Did you know that the City of Toronto is making pedestrian-focused design a key part of new developments in the city? 

This approach is very different from the 1950s when suburban areas like Etobicoke were developed with the automobile in mind. Chief City Planner, Jennifer Keesmaat, believes that cities should be designed for people and not for cars. For years Keesmaat has been a proponent of getting kids to walk to school. And she cycles all over the city to get her job done collaborating with city departments, councillors and educating the public. In her efforts to design what she calls, “complete communities”, pedestrians take precedence.

Design favouring people, not cars, can be seen across the city. Many people are opting to live where they do not need a vehicle and this trend is apparent not only in downtown condo developments, but increasingly in the Islington area too.

The new Six Points interchange has been designed with the pedestrian in mind. Wider sidewalks, bicycle lanes and new parks will be coming to this area soon. Reliable public transit and a redesigned transit hub at Kipling will also encourage people to walk or take transit.

Walkability is a buzz word familiar to the real estate industry. Agents in the booming Toronto market know the value of a high walk score, one that positively impacts the value of properties. A higher walk score usually means more expensive real estate. Can you do grocery shopping or foot, reach your hairdresser or get your shoes repaired without hopping into your car? How close is public transit? All of these factors contribute to a location’s walk score.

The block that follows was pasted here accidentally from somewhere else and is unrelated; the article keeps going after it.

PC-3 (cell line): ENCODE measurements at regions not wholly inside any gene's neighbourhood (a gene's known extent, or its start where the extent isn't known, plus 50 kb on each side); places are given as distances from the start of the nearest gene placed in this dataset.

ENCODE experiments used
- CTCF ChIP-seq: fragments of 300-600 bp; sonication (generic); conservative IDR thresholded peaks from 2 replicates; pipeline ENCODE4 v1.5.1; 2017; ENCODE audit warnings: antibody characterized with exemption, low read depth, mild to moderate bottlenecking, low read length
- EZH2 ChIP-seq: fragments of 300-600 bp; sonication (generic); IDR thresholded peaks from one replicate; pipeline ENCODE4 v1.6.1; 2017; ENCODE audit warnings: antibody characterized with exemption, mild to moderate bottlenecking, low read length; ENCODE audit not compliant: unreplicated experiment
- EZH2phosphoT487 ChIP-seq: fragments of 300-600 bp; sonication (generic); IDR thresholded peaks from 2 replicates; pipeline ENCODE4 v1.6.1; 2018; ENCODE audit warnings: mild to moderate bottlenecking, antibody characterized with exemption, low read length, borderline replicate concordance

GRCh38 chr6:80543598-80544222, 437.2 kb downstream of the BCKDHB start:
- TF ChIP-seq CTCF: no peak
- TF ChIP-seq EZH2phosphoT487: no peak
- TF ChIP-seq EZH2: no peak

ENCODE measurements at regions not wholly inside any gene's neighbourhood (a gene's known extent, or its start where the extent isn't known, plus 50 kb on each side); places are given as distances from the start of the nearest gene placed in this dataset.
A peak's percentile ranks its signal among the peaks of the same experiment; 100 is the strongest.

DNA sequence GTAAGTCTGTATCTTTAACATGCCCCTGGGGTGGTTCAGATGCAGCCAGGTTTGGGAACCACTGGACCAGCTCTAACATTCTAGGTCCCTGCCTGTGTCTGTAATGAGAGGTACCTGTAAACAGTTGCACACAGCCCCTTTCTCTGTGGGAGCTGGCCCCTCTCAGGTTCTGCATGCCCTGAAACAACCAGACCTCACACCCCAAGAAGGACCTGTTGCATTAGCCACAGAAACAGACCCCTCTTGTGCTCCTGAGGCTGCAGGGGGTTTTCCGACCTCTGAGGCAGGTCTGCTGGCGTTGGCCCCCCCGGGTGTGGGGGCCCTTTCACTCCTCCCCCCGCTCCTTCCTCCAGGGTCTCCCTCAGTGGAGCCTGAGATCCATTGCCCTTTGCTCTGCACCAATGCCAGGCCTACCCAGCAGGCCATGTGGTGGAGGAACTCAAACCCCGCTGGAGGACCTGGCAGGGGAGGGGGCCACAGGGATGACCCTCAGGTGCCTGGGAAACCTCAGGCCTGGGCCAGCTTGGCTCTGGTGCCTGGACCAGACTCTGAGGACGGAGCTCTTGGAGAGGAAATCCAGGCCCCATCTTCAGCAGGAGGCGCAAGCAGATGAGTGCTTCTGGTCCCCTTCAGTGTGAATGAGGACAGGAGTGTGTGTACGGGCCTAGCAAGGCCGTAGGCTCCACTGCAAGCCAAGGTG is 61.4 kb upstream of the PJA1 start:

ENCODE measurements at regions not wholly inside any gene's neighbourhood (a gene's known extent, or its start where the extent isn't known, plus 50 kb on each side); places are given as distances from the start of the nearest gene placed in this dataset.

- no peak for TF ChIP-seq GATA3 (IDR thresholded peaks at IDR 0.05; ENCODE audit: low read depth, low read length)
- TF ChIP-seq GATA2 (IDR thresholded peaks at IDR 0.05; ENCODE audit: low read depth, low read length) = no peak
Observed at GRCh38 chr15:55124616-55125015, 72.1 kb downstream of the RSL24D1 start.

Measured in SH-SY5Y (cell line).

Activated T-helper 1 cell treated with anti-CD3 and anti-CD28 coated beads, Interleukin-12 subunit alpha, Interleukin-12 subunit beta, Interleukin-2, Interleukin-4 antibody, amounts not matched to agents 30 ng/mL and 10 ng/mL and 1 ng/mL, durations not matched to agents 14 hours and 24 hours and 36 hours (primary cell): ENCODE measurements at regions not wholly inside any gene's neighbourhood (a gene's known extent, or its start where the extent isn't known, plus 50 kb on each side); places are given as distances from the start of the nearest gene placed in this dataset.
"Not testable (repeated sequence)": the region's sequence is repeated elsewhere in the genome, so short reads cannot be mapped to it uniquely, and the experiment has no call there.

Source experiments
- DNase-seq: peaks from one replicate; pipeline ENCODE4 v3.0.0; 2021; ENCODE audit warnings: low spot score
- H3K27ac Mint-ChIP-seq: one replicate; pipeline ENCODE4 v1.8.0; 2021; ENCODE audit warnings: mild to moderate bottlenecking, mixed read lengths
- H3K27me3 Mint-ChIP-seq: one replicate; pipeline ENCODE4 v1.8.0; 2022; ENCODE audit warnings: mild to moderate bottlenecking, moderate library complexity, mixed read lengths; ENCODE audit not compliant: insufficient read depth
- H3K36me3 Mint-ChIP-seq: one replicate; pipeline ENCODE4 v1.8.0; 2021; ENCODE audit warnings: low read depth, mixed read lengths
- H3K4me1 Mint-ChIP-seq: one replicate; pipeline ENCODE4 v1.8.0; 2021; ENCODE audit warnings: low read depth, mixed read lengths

“Wikipedia defines walkability as a measure of how friendly an area is to walking. Walkability has many health, environmental, and economic benefits. Factors influencing walkability include the presence or absence and quality of footpaths, sidewalks or other pedestrian rights-of-way, traffic and road conditions, land use patterns, building accessibility, and safety, among others. Walkability is an important concept in sustainable urban design.”

Local commercial realtor John Alkins, whose family has been in business in the Village of Islington since the 1950s, tells prospective buyers that they don’t have to be right on the subway line to enjoy the benefits of Islington Village. According to Alkins, “a five to ten- minute walk makes the area very attractive because you can enjoy the small village feeling without living in the congested city. It’s all here -- whether you’re going the condo route, buying a detached home, or setting up a business.” 

What appeals to people is the convenience of getting what you need and doing what you want just outside of your front door. Living in a community where you can have all of your needs met without needing a car is good for the environment too! Toronto Business Improvement Areas (BIAs) are strong advocates for “shop local” and do everything locally if you can. This makes walking very important to BIAs. 

Across Toronto, BIAs work hard to encourage people to walk around their local neighbourhoods. This not only promotes economic prosperity, but helps develop community pride. 

In the Village of Islington BIA, walking tours feature 26 murals which showcase our neighbourhood brand Toronto’s Village of Murals. Every year around 1500 people visit the murals on tours organised by the BIA. Countless other visitors tour the murals on their own. By participating in Jane's Walk and Doors Open Toronto, the BIA gets more locals and visitors to explore our area on foot with the expectation that they will return and do business with our merchants and service providers in the future. 

Above all, the local business and property owners support the positive impact that walking has on the people who live, work and enjoy the BIA.

 “To get a sense of Toronto’s urban health and vitality, you need to look no further than our sidewalks. Good sidewalks are essential to vibrant communities. They offer space for residents of all ages, abilities and income levels, to move, explore and navigate the city. Walkable wards, after all, are more inclusive -- and we need to keep advocating for them with our feet. When people walk together they not only contribute to their own personal wellness, but they develop an important, communal perspective about the built environment that contributes to citywide stewardship and urban health. In fact, it could be said that good sidewalks are a litmus test for strong, connected and healthy communities.”